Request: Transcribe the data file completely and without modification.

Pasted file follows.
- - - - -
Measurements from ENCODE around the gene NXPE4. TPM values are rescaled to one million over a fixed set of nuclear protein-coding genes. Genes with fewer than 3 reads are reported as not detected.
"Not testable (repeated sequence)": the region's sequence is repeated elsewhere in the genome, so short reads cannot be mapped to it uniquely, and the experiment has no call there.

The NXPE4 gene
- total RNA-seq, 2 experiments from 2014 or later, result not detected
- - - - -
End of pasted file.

Measurements from ENCODE around the gene NXPE4. TPM values are rescaled to one million over a fixed set of nuclear protein-coding genes. Genes with fewer than 3 reads are reported as not detected.
"Not testable (repeated sequence)": the region's sequence is repeated elsewhere in the genome, so short reads cannot be mapped to it uniquely, and the experiment has no call there.

The NXPE4 gene
- total RNA-seq, 2 experiments from 2014 or later, result not detected